ASEAN KEY DESTINATIONS
Philippines: Faulty machines spawn doubts over smooth elections
Philippine vote-counting machines malfunctioned in tests being conducted before next week’s general elections, fueling speculation a new president may not be chosen, reported the Bloomberg News.
“We are on top of the situation; we have teams evaluating extent of the problems,” Commission on Elections spokesman James Jimenez said in a phone interview yesterday.
Some machines in Makati, Manila’s financial district, recorded votes for one candidate in favor of another, Eric Alvia, secretary general of National Citizens’ Movement for Free Elections, or Namfrel, said over the phone. Volunteers reported computer problems in other parts of Manila as well as Batangas province south of the capital.
“This is the first day of testing all those machines; we may encounter more problems” in succeeding days, Alvia said. “The machines were not tested properly” before they were delivered to 76,340 voting precincts, he said.
The nation is holding its first computerized elections to reduce cheating that occurred during weeks-long manual counts. Namfrel and other groups say delayed delivery and inadequate testing of the machines raise the risk they will fail or produce erroneous results, weakening the winner’s mandate or leaving the country with an interim president.
Senator Benigno Aquino, the leading contender, last week said his supporters would take to the streets if “the people’s will is frustrated.”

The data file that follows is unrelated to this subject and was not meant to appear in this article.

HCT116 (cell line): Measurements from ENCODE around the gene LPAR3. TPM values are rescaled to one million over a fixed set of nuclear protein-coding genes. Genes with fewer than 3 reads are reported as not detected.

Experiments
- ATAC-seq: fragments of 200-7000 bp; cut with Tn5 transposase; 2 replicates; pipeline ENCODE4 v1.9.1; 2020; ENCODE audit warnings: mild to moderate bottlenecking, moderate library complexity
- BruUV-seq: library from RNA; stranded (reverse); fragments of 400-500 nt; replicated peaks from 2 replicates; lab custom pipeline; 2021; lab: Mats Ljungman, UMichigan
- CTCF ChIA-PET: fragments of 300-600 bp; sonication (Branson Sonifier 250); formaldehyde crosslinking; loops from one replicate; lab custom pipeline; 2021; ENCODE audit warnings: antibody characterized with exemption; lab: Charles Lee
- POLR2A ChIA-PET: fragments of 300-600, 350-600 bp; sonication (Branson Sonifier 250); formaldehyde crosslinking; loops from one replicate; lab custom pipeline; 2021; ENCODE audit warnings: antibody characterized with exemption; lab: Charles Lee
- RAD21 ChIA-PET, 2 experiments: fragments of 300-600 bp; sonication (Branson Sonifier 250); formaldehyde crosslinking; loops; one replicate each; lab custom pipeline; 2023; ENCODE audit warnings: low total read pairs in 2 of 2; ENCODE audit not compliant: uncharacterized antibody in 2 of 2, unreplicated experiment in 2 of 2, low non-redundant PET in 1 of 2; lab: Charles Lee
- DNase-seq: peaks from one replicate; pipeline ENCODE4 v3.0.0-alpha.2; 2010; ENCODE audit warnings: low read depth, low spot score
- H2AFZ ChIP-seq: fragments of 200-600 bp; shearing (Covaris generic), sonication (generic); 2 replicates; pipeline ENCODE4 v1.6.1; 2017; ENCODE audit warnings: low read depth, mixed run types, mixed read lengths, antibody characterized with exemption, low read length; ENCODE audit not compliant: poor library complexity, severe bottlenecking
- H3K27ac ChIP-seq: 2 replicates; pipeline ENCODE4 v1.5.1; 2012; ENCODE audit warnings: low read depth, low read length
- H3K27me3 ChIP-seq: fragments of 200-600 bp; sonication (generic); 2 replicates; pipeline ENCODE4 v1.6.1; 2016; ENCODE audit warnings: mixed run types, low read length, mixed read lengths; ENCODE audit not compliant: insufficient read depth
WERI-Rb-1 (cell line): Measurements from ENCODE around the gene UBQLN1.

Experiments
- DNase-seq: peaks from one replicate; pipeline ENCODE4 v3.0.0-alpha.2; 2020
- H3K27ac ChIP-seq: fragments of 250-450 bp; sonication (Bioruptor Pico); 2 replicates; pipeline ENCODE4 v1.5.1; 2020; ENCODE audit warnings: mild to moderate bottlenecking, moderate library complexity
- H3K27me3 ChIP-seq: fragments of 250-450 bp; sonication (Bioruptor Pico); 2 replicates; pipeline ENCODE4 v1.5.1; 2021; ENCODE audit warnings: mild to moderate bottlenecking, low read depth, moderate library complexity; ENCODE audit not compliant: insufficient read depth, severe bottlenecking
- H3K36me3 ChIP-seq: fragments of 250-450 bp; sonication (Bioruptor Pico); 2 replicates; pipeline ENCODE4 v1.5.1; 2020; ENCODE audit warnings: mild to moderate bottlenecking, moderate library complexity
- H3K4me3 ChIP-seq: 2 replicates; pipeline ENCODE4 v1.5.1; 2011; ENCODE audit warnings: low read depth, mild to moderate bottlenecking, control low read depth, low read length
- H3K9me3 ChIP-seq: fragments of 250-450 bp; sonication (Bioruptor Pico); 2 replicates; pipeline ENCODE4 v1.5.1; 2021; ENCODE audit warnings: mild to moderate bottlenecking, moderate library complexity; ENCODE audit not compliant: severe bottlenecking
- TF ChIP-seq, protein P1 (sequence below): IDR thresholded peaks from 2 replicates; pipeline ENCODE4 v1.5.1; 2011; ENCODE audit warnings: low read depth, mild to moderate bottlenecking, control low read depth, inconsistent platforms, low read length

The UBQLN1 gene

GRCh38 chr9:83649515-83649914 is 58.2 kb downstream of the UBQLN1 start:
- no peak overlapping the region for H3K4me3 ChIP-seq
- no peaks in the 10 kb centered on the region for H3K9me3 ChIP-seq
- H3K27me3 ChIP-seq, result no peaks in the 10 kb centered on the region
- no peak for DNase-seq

“It’s ironic that poll automation, which is supposed to secure the sanctity of the ballot is now the very threat to the process,” Margaux Salcedo, spokesman of former President Joseph Estrada, who is seeking the presidency anew, said in a mobile phone text message. “It strengthens speculations about a possible underlying motive, to rig the polls.”
Some machines in four Manila municipalities didn’t report votes as marked on test ballots, Henrietta de Villa, chairwoman of the Parish Pastoral Council for Responsible Voting, said in a phone interview.
“There may be credibility to the claim of some quarters that there will be a no election, or no proclamation” of a winner,” Gilbert Remulla, Nacionalista Party spokesman and senatorial candidate, said in a phone interview.
The reports are “disturbing,” said Raymundo Roquero, secretary general of the ruling Lakas-Kampi party. “The pattern is very dangerous.”